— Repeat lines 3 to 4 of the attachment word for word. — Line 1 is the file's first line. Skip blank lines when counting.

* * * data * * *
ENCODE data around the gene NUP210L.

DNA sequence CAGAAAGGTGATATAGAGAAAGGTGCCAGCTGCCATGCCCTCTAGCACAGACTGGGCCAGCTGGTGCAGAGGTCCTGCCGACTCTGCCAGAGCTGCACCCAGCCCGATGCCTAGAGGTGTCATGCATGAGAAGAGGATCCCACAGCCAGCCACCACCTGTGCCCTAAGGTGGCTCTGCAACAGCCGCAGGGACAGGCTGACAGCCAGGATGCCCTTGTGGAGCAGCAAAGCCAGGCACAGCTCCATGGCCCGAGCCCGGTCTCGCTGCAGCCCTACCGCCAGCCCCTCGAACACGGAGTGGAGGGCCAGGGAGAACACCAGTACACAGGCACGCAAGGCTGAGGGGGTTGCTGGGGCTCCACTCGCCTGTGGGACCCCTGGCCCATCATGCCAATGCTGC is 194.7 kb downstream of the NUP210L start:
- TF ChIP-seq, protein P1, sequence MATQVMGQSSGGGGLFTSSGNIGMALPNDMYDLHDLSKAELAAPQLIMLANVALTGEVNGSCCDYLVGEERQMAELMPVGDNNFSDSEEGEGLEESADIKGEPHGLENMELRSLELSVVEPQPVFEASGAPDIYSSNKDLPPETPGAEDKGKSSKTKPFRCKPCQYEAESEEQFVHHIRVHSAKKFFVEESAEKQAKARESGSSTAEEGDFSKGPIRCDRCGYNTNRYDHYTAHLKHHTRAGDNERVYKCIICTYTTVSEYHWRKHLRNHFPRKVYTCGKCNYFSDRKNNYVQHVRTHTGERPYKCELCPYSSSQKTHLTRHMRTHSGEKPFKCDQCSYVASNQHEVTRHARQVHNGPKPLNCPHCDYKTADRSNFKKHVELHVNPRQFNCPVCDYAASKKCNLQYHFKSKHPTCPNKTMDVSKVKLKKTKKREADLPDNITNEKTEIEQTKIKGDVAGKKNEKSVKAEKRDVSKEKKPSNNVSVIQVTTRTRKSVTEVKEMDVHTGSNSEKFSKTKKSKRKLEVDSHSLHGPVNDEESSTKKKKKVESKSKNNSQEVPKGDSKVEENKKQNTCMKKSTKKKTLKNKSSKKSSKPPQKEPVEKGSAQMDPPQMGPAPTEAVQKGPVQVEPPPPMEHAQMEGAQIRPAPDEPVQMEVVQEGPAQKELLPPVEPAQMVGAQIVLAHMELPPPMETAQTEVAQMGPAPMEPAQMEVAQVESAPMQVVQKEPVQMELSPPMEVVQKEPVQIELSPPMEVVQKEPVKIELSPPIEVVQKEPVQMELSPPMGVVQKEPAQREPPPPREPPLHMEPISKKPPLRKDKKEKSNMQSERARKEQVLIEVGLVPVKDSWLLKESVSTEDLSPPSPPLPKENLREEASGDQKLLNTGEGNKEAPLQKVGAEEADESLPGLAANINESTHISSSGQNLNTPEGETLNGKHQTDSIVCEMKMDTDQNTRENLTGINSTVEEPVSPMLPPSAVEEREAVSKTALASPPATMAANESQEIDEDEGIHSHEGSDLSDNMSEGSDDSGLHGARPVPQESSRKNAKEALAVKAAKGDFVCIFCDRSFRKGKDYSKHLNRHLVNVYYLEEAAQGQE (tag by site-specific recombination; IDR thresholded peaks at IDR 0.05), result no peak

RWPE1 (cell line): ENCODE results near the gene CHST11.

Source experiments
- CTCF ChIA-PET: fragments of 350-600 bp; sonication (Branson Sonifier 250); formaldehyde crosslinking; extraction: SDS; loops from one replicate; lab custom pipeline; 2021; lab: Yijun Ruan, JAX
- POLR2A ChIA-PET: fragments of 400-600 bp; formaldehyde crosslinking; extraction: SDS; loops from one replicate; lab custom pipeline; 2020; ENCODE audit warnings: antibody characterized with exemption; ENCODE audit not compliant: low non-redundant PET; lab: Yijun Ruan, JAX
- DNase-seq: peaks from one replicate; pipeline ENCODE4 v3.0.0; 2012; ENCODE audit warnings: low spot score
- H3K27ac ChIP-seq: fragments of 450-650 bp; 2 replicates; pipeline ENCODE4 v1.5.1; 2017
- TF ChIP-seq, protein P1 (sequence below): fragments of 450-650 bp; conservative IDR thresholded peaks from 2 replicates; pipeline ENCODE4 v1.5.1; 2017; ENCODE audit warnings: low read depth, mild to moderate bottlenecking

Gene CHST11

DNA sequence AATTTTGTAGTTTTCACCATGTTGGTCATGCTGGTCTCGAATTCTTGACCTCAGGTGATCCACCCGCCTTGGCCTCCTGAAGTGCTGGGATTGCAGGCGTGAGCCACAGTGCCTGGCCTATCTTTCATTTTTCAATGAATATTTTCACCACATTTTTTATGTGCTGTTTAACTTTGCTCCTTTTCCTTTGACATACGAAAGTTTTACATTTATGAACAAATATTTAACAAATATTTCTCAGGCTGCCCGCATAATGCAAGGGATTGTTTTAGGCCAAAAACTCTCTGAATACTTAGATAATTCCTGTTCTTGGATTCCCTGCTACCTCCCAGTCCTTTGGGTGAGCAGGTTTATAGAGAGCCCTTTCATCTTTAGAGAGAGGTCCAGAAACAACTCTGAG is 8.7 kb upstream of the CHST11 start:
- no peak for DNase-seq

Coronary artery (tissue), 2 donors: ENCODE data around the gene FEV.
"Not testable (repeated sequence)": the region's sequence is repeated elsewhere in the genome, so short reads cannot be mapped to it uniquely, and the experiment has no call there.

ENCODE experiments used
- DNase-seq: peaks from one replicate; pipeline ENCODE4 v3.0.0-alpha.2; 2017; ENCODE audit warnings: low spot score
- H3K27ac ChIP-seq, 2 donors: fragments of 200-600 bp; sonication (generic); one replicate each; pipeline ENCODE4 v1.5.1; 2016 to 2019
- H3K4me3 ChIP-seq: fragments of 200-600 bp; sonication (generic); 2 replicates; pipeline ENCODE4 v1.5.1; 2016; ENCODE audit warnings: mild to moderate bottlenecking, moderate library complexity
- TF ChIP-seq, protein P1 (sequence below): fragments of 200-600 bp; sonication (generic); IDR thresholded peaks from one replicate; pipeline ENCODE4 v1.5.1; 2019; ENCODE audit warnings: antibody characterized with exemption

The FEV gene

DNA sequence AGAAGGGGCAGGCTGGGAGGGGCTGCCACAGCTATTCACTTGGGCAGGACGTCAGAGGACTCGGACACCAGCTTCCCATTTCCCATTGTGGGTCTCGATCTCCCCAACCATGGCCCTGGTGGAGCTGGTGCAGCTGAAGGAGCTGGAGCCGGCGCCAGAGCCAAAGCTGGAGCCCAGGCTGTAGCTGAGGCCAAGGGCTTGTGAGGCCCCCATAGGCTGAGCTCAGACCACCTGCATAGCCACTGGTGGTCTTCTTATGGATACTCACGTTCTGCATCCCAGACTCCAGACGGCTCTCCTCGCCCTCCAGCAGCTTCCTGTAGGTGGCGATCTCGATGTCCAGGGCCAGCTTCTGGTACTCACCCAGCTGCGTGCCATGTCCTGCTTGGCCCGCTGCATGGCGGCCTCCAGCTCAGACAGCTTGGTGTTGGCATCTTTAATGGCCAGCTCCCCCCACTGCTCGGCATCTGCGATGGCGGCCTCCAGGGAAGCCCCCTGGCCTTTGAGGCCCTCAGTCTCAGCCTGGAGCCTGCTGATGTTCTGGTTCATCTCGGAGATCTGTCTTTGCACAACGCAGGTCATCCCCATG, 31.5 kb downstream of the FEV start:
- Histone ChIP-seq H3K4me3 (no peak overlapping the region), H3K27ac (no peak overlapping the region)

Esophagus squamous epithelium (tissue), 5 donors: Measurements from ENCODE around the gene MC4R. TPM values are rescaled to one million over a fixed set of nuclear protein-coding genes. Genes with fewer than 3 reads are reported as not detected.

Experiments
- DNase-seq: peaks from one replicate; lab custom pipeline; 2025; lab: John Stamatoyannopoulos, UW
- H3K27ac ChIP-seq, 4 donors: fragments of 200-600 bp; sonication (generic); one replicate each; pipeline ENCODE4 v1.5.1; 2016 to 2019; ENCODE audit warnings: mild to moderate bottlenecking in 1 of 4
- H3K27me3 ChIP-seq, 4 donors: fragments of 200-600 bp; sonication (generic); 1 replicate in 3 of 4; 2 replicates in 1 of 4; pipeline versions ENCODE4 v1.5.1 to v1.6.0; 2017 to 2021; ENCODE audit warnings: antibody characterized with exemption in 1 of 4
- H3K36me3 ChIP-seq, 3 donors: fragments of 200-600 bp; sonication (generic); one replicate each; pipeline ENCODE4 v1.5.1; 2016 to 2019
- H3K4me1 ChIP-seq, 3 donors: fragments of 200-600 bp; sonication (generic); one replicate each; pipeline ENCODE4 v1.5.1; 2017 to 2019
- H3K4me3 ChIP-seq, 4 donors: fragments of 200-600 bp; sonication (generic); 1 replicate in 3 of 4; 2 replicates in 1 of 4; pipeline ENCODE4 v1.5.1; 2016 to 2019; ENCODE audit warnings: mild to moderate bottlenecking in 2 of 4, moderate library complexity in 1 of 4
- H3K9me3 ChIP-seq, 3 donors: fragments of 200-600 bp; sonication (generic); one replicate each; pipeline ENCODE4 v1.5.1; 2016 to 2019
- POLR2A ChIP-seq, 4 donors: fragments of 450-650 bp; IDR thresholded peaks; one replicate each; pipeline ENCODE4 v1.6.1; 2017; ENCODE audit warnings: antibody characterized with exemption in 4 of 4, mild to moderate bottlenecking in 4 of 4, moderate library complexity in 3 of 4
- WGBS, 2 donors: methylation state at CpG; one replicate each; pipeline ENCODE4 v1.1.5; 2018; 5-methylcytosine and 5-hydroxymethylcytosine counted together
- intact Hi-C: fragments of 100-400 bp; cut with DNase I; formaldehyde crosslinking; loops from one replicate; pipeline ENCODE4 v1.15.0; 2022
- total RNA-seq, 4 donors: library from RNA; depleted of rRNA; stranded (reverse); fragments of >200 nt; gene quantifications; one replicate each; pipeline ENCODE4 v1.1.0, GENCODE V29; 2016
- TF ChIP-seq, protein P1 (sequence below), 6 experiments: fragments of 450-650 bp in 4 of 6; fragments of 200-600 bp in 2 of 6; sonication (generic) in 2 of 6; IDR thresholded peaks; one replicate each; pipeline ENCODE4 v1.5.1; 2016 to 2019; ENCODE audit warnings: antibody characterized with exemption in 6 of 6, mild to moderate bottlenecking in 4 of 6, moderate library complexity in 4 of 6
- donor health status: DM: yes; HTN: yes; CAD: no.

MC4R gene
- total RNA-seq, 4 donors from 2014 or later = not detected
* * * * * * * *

- TF ChIP-seq, protein P1, sequence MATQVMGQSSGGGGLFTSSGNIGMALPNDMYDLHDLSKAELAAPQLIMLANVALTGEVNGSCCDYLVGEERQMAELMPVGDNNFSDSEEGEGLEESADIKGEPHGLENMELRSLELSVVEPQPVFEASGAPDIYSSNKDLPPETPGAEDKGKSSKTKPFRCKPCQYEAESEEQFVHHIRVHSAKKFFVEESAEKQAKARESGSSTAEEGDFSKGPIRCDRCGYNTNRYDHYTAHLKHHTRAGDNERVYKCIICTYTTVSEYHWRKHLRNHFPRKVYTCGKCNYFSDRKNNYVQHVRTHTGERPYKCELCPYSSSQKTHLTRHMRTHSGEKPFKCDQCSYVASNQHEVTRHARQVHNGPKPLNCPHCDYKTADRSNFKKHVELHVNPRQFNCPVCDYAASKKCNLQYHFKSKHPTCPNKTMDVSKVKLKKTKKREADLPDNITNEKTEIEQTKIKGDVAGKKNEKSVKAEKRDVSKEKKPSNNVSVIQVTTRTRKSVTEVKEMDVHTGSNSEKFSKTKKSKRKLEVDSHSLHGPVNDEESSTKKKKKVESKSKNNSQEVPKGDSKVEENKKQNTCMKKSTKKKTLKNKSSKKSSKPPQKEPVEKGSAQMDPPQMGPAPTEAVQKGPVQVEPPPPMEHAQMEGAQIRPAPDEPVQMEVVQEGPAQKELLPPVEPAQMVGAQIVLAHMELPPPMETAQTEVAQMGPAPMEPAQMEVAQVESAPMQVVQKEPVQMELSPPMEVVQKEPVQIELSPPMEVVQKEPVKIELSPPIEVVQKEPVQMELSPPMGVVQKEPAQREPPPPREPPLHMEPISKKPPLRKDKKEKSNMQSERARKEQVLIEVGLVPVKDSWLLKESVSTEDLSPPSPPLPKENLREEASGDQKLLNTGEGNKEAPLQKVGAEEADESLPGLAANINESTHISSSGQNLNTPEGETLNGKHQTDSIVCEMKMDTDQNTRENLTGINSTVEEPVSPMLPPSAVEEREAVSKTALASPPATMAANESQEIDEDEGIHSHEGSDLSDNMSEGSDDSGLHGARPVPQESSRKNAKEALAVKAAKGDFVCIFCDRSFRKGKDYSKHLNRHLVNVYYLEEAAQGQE (tag by site-specific recombination; IDR thresholded peaks at IDR 0.05), result no peak

RWPE1 (cell line): ENCODE results near the gene CHST11.